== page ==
MA: It’s been handled differently in different administrations. When Bill Clinton became president, they asked everyone to resign, but it wasn’t by the end of the day. People were given a short pool of time — I believe it was a matter of weeks — to transition out. When [Barack] Obama became president, he didn’t do that and sort of allowed people to roll off as their replacements were named and confirmed.
The thing that’s so unusual here was the lack of notice and the immediacy of it, which deprives the U.S. attorney from having the customary weeks of planning meetings with their first assistant — the person who is going to take over — to be able to hand over the reins and sort of wrap things up and have an orderly transition. There’s no reason to ask these U.S. attorneys to go on the same day, and that’s the thing that’s sort of puzzling and unfortunate.
Q: You also recently left DOJ and joined a new firm. Why did you want to work at Linklaters?
MA: It’s a great opportunity. It’s a terrific global brand, really recognized worldwide for its top-quality lawyers and legal work. In the U.S., I wanted to help further strengthen and expand that brand.
For me, the ability to work with such a talented group of global lawyers, and global clients when those clients have problems in the U.S. and with U.S. regulators, was really attractive. Also, it’s a very collaborative and collegial atmosphere, which attracted me as well. And the opportunity to work with a former colleague and friend, Adam Lurie, who heads the D.C. office, was also attractive.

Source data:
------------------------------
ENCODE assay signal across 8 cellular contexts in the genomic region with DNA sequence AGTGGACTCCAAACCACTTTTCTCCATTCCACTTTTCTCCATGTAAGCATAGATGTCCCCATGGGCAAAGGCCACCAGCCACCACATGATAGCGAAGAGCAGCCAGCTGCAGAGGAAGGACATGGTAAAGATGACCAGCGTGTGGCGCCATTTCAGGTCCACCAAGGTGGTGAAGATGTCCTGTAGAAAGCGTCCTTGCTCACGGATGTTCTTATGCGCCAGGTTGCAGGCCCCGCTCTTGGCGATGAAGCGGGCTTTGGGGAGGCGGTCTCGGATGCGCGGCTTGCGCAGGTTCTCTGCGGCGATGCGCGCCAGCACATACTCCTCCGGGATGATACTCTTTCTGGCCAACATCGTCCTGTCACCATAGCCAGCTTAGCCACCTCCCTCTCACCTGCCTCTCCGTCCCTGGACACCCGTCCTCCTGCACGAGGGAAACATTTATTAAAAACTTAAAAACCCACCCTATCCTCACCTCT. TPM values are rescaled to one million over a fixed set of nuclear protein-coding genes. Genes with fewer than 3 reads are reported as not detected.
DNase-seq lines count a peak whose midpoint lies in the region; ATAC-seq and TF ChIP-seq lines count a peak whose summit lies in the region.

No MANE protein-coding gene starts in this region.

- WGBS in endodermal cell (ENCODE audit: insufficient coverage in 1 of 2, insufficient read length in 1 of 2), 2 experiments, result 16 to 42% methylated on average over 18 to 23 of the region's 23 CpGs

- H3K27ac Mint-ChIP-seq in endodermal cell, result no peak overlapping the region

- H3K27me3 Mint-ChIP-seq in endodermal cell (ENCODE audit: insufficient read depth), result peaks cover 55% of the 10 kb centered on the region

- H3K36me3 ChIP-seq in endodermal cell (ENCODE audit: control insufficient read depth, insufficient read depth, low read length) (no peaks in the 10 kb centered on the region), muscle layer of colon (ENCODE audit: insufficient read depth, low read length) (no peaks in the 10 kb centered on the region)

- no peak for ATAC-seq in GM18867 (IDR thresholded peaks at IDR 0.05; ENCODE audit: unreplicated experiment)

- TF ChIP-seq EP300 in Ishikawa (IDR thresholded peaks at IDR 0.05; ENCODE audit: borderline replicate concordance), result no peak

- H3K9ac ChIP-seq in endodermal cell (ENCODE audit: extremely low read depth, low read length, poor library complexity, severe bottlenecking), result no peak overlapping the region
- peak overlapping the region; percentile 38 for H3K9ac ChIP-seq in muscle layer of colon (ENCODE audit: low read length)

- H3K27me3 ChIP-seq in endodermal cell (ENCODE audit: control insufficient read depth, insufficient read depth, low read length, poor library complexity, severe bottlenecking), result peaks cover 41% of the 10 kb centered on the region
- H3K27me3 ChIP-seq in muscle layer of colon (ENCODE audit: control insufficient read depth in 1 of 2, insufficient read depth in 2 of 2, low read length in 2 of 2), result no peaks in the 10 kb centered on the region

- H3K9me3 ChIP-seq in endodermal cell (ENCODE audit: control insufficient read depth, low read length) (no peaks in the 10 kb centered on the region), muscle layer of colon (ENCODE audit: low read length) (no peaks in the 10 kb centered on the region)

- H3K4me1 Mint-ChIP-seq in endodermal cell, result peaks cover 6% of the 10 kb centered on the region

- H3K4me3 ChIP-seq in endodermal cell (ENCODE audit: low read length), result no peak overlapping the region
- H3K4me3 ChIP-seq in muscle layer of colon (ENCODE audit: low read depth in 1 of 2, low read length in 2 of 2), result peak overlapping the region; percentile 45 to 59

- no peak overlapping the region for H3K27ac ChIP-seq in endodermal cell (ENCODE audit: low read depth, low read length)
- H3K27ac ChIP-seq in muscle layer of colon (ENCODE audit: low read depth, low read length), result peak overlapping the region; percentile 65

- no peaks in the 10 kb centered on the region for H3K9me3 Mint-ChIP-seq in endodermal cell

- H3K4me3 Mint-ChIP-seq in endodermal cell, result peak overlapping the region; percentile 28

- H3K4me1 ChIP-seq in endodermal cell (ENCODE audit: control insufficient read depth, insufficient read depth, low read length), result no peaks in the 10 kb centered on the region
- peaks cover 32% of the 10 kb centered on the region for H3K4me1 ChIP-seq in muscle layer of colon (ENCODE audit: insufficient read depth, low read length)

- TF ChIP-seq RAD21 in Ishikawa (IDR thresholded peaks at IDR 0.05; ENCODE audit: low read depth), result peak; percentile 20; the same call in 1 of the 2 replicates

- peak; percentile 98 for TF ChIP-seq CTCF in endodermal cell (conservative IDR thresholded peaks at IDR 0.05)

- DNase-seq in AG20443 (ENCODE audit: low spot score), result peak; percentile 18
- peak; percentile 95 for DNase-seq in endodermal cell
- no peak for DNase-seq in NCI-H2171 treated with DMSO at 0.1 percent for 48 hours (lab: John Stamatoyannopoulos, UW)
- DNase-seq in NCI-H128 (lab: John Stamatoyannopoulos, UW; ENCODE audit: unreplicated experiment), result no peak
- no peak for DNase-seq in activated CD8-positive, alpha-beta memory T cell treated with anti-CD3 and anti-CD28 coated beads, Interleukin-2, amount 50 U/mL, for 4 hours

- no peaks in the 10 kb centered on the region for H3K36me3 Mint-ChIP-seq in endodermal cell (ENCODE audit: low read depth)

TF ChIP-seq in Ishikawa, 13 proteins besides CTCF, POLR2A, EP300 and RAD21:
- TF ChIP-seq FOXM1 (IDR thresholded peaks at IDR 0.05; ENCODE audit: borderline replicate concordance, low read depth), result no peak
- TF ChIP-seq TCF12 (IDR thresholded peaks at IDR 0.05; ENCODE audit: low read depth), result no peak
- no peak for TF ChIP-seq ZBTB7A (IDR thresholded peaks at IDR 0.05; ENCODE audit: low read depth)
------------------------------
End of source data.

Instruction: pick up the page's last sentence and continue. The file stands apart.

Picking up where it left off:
Q: What did you learn at the Justice Department that you’ll use in your new role?
MA: I would talk about it in two ways. The first is just substantively. I spent a number of years, 12 years in total, at the department. Particularly, because of my last two years helping the deputy attorney general run the place, I feel like I have a good grasp of how the department thinks about corporate criminal enforcement. I was involved in the development and implementation of the Yates memo. Also in my role, I reviewed every corporate resolution over $200 million. So I think I have a good substantive expertise about how the department thinks about these cases, and what it’s looking for when it looks to resolve these cases.